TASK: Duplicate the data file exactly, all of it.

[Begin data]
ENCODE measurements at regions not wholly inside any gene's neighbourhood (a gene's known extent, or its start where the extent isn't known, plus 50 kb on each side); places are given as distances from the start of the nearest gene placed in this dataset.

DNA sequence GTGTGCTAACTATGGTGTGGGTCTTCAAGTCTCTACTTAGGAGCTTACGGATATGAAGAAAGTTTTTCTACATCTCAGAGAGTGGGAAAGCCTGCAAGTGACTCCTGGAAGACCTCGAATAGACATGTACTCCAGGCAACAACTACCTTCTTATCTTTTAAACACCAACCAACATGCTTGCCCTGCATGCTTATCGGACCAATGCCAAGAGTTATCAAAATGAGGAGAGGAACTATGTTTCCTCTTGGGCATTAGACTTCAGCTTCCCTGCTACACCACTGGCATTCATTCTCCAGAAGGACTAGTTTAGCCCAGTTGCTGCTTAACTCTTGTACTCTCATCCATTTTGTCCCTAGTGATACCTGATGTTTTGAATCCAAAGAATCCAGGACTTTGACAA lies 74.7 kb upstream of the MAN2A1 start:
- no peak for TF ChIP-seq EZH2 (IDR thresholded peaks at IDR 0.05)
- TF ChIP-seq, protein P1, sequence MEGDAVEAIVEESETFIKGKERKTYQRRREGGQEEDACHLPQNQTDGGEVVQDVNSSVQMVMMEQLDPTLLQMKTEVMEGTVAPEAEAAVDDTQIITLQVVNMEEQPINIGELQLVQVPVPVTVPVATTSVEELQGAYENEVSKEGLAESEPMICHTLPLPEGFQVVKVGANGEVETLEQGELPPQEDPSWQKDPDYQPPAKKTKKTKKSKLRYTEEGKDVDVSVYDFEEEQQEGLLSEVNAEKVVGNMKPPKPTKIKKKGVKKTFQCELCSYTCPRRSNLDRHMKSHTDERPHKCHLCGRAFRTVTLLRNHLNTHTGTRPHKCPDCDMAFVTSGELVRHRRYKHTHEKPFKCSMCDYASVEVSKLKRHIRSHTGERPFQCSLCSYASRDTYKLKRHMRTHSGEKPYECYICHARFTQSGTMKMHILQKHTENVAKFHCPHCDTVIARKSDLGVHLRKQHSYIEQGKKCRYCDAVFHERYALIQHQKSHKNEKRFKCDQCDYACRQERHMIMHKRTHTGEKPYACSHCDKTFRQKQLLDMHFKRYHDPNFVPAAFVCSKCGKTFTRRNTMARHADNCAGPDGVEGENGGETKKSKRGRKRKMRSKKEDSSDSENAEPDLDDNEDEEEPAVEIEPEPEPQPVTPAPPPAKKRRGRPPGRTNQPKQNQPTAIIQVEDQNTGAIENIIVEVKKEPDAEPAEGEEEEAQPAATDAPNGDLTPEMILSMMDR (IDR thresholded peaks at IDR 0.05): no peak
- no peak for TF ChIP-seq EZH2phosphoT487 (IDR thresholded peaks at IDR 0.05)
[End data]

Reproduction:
ENCODE measurements at regions not wholly inside any gene's neighbourhood (a gene's known extent, or its start where the extent isn't known, plus 50 kb on each side); places are given as distances from the start of the nearest gene placed in this dataset.

DNA sequence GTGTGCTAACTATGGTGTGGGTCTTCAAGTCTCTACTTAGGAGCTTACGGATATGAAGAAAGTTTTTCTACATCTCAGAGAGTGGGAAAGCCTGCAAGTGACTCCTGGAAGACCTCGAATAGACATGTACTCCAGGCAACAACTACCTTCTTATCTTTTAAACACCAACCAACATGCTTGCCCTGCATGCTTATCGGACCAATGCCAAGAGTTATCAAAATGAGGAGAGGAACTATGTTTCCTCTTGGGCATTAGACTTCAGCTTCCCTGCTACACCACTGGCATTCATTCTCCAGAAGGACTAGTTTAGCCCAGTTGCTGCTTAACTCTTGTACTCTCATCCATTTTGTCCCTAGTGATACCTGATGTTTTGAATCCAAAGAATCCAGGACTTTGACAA lies 74.7 kb upstream of the MAN2A1 start:
- no peak for TF ChIP-seq EZH2 (IDR thresholded peaks at IDR 0.05)
- TF ChIP-seq, protein P1, sequence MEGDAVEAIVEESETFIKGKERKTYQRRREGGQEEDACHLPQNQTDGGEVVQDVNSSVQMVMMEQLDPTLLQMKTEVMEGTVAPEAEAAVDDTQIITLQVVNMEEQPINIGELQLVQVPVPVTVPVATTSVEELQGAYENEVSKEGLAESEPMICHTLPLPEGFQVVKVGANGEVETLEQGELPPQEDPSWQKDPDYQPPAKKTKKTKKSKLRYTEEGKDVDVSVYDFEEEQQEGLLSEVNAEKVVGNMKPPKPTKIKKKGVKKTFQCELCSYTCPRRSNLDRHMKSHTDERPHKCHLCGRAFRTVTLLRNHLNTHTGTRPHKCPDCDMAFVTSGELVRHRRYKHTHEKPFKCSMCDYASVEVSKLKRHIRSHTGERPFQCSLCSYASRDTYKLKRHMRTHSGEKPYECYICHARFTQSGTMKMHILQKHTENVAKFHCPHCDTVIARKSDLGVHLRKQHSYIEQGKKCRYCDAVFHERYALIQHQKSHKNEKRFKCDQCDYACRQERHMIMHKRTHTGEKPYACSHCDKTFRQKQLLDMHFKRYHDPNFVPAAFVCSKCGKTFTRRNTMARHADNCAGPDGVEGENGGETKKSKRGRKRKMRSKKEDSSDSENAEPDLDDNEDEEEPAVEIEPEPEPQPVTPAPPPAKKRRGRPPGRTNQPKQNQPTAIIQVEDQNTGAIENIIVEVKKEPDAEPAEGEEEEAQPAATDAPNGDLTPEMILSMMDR (IDR thresholded peaks at IDR 0.05): no peak
- no peak for TF ChIP-seq EZH2phosphoT487 (IDR thresholded peaks at IDR 0.05)